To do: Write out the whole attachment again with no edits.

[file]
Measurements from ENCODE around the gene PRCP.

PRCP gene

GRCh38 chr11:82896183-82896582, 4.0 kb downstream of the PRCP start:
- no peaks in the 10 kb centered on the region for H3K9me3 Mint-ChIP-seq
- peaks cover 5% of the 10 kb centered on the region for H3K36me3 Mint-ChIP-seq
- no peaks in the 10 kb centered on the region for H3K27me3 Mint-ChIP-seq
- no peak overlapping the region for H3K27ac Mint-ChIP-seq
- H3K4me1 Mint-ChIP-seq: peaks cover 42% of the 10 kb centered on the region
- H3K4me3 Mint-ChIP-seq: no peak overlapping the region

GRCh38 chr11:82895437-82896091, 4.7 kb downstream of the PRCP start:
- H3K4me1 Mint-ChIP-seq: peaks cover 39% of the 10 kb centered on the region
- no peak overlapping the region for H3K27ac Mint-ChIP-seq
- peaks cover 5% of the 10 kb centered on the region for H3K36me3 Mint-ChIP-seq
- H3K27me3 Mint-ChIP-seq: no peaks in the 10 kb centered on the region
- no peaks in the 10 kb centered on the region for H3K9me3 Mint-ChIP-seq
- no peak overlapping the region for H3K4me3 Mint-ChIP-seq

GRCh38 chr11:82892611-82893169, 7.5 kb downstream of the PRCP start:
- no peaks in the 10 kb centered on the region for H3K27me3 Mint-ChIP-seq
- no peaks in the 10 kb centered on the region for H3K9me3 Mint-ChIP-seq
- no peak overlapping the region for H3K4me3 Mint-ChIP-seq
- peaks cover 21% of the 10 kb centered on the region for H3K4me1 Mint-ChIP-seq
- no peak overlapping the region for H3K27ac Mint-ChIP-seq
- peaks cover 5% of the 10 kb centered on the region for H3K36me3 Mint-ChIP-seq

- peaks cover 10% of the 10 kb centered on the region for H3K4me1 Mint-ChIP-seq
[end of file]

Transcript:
Measurements from ENCODE around the gene PRCP.

PRCP gene

GRCh38 chr11:82896183-82896582, 4.0 kb downstream of the PRCP start:
- no peaks in the 10 kb centered on the region for H3K9me3 Mint-ChIP-seq
- peaks cover 5% of the 10 kb centered on the region for H3K36me3 Mint-ChIP-seq
- no peaks in the 10 kb centered on the region for H3K27me3 Mint-ChIP-seq
- no peak overlapping the region for H3K27ac Mint-ChIP-seq
- H3K4me1 Mint-ChIP-seq: peaks cover 42% of the 10 kb centered on the region
- H3K4me3 Mint-ChIP-seq: no peak overlapping the region

GRCh38 chr11:82895437-82896091, 4.7 kb downstream of the PRCP start:
- H3K4me1 Mint-ChIP-seq: peaks cover 39% of the 10 kb centered on the region
- no peak overlapping the region for H3K27ac Mint-ChIP-seq
- peaks cover 5% of the 10 kb centered on the region for H3K36me3 Mint-ChIP-seq
- H3K27me3 Mint-ChIP-seq: no peaks in the 10 kb centered on the region
- no peaks in the 10 kb centered on the region for H3K9me3 Mint-ChIP-seq
- no peak overlapping the region for H3K4me3 Mint-ChIP-seq

GRCh38 chr11:82892611-82893169, 7.5 kb downstream of the PRCP start:
- no peaks in the 10 kb centered on the region for H3K27me3 Mint-ChIP-seq
- no peaks in the 10 kb centered on the region for H3K9me3 Mint-ChIP-seq
- no peak overlapping the region for H3K4me3 Mint-ChIP-seq
- peaks cover 21% of the 10 kb centered on the region for H3K4me1 Mint-ChIP-seq
- no peak overlapping the region for H3K27ac Mint-ChIP-seq
- peaks cover 5% of the 10 kb centered on the region for H3K36me3 Mint-ChIP-seq

- peaks cover 10% of the 10 kb centered on the region for H3K4me1 Mint-ChIP-seq